On my last day before going back to Arkansas, Jonathan had invited Mia Fieldes, a respected and popular songwriter who had moved to Nashville from her home in Australia. During the week, several of the other writers had brought up Mia, and everyone talked about how talented she was. Because of her reputation, I was a little nervous going into the writing session. Full transparency: by that final writing session, I had used up all the ideas I had brought with me. So for the first hour or so, I just shared my story with Mia as Jonathan listened in. When I was done, she talked about her connection to people who had dealt with substance abuse and how hopeless life can become.

Out of the blue, Mia said, “You should write a song called ‘Chain Breaker.’” While I stopped to let the idea sink in, she continued, “As big as you are, everybody’s going to believe you! . . . And with your story, that name for God with what He’s done in your life just makes sense.”

Agreeing with her, I asked, “Well, okay, so how does it go?” Immediately, Jonathan started playing the chords that became the intro to the song. When I heard the melody, I sang, “If you’ve been walkin’ the same old road for miles and miles,” the words that became the first line. We all stopped and looked at each other with a “What just happened?” look on our faces. From there, it was like God just took over and wrote the song for us. Literally in about fifteen minutes, “Chain Breaker” was finished, as if He were downloading the lyrics and melody and we were just trying to catch it.

Because we were writing at Jonathan’s studio, we recorded a demo of me singing the song. The next day as I drove home, I prayed all the way back for God to show me what He was doing with all this. Something was up. Something was going on. I could feel it.

After I had made several trips to meet Jonathan at the Provident office in Franklin, a suburb of Nashville, eventually some of the staff asked him, “Hey, who’s the big dude you’ve been bringing in here?” Jonathan told them I was a new songwriter buddy he was working with. Blaine Barcus, an artist representative at Provident, had become curious about me after Jonathan played him a few of our demos. Blaine asked me if he could come to Arkansas and visit the worship service I led. He wanted to talk and explore the potential of me becoming a Christian artist. Of course, I agreed, because in all my trips there and all the people I had met, no one else had shown an interest in me.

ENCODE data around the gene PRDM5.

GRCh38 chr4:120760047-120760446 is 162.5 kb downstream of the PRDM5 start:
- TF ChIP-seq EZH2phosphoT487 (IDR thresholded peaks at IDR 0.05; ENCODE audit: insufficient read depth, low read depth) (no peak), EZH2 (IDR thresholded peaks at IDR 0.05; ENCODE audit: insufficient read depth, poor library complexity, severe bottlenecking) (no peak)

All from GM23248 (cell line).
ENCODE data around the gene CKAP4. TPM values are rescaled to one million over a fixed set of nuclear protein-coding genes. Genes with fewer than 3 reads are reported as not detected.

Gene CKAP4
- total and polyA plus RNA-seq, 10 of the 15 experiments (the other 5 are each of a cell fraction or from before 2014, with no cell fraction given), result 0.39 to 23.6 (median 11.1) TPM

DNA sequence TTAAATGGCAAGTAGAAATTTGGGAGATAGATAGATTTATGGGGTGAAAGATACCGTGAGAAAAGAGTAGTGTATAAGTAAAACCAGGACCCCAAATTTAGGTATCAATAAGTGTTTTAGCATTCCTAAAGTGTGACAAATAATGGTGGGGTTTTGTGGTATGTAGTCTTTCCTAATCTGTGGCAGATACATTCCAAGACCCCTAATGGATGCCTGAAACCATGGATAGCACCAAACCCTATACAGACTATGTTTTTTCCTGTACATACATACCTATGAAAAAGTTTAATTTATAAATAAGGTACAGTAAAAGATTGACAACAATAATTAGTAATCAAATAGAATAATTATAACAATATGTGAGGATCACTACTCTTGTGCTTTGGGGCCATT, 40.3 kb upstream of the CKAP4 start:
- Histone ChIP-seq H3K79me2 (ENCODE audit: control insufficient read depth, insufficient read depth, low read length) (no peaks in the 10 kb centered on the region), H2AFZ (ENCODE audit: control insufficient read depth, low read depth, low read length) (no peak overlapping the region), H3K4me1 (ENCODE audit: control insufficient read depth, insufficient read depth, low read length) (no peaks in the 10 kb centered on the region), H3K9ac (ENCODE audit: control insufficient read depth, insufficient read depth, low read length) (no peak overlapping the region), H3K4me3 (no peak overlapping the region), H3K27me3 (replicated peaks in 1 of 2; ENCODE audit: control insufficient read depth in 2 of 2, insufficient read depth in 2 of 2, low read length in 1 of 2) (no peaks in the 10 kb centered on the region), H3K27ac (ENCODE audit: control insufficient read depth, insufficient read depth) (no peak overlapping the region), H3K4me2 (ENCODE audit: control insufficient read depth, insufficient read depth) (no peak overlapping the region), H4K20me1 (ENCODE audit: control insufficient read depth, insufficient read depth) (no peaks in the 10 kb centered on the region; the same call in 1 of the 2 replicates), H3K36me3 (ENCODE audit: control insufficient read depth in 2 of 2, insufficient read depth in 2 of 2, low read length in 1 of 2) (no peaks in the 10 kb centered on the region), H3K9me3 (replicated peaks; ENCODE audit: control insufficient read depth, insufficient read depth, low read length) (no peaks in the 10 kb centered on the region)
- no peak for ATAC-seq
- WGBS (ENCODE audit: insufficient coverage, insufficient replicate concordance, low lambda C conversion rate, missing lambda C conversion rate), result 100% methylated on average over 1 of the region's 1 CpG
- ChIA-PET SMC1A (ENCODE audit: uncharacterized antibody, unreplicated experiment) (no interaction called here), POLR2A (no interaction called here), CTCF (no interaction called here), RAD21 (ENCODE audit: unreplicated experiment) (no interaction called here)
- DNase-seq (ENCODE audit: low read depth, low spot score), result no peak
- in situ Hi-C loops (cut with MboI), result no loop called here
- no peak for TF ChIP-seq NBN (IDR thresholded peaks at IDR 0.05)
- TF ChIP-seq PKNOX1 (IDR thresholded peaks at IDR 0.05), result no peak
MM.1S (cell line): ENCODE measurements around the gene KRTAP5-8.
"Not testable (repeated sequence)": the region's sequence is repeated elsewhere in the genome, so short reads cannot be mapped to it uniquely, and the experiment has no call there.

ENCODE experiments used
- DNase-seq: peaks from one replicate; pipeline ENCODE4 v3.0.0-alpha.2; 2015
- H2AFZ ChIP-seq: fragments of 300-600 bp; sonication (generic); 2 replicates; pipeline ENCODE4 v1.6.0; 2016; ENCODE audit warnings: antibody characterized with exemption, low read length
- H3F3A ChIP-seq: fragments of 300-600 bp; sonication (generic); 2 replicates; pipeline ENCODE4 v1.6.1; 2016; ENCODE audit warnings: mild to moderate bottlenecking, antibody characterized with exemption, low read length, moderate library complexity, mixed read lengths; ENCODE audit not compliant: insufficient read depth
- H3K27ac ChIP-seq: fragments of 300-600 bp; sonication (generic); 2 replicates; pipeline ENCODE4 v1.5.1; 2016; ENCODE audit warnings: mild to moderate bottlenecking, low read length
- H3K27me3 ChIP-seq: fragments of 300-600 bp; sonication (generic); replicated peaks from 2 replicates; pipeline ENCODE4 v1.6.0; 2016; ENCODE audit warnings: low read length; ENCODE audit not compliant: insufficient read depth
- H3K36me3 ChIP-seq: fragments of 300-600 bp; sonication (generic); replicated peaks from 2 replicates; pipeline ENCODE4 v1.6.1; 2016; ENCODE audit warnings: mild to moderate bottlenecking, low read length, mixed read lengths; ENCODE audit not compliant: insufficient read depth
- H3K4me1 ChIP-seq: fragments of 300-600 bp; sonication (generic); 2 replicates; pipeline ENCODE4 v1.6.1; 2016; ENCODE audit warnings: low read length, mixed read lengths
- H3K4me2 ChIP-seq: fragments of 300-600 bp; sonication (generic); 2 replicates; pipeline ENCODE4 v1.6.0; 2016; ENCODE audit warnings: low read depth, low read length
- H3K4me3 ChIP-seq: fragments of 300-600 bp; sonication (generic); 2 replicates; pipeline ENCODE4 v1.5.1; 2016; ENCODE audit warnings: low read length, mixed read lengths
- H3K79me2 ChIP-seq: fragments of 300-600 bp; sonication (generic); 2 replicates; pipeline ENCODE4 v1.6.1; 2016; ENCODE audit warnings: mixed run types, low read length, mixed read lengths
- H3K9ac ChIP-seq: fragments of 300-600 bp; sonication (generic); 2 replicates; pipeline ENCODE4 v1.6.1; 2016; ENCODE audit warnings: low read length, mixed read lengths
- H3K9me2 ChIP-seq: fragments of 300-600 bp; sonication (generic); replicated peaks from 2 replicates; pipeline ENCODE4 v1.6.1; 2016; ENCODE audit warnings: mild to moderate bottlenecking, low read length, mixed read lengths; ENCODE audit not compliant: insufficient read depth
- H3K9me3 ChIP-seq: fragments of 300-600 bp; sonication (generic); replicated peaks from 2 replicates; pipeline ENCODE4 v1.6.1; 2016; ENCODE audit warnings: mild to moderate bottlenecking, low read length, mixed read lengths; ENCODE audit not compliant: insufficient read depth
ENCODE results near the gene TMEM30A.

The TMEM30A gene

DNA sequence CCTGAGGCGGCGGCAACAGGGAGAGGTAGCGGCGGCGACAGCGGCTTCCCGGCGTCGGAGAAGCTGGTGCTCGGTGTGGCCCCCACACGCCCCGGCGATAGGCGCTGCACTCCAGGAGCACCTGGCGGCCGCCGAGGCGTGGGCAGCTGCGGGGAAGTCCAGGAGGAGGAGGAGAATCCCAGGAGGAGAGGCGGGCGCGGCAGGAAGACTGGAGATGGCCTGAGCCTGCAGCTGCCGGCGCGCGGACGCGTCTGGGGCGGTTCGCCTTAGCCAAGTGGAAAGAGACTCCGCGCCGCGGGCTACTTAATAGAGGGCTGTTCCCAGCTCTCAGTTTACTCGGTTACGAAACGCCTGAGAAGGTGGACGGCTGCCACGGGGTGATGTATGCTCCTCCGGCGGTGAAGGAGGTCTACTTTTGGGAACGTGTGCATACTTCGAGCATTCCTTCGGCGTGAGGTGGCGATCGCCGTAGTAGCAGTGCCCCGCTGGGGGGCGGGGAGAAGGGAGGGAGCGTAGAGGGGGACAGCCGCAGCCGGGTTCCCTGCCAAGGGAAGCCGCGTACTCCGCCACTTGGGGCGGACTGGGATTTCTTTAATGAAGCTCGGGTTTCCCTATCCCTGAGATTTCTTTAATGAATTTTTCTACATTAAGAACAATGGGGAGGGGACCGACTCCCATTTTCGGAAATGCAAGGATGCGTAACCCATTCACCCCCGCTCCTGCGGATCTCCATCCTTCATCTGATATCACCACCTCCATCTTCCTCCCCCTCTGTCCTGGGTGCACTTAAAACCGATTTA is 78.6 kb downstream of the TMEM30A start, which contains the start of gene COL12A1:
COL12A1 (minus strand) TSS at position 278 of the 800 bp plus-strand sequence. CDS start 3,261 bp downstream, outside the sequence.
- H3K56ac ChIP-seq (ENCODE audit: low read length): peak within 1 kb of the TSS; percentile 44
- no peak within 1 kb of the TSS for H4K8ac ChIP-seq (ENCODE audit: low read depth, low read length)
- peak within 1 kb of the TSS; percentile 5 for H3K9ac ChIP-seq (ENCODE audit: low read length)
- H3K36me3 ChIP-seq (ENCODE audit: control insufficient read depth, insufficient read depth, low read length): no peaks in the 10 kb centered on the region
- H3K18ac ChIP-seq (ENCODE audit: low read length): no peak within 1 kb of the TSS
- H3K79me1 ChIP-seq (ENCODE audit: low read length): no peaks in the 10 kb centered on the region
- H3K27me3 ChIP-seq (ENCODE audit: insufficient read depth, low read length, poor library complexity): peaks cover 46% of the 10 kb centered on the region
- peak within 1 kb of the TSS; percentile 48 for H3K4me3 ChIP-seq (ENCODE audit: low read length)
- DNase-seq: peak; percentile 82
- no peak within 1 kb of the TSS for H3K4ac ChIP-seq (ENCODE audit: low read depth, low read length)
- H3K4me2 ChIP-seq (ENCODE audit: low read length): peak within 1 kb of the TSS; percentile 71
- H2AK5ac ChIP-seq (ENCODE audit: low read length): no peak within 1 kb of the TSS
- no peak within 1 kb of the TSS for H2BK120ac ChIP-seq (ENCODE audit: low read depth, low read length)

We had written “Chain Breaker” in early September 2015. In November, Blaine came to visit me at the church and spent some time schooling me on how the Christian music industry typically worked. He explained about putting a band together, coming up with the strongest set of original songs, and then scheduling a showcase to invite labels to come hear me. But he also painted a realistic yet bleak picture of how few artists are actually signed and then, even if they are, how it can take years to see anything happen. No promises and no guarantees. Because of his long career in the business, he informed me that if I was going to go down the artist road, I needed to settle in for the long haul and be prepared to make some major sacrifices. The good news was I figured he must be telling me all this because he felt like I had a shot at making it.

A couple of days after he went back to Nashville, I was at church on a Wednesday night getting ready to lead worship for a college service when my phone rang. It was Blaine. He said, “Zach, you aren’t going to believe this—and like I told you, this hardly ever happens—but we had a label meeting yesterday. We played some of your songs and the demo of ‘Chain Breaker.’ Terry Hemmings, the head of the label, called our attorney and told him to draft a record contract for you. He said, ‘It’s a matter of time before someone else hears this guy and signs him, so we need to jump on it.’”

Blaine ended with, “Brother, you’re being offered a record deal from Provident. Welcome to the family!”

Taken from Rescue Story by Zach Williams. Copyright © February 2024 by Zondervan. Used by permission of Zondervan, www.zondervan.com.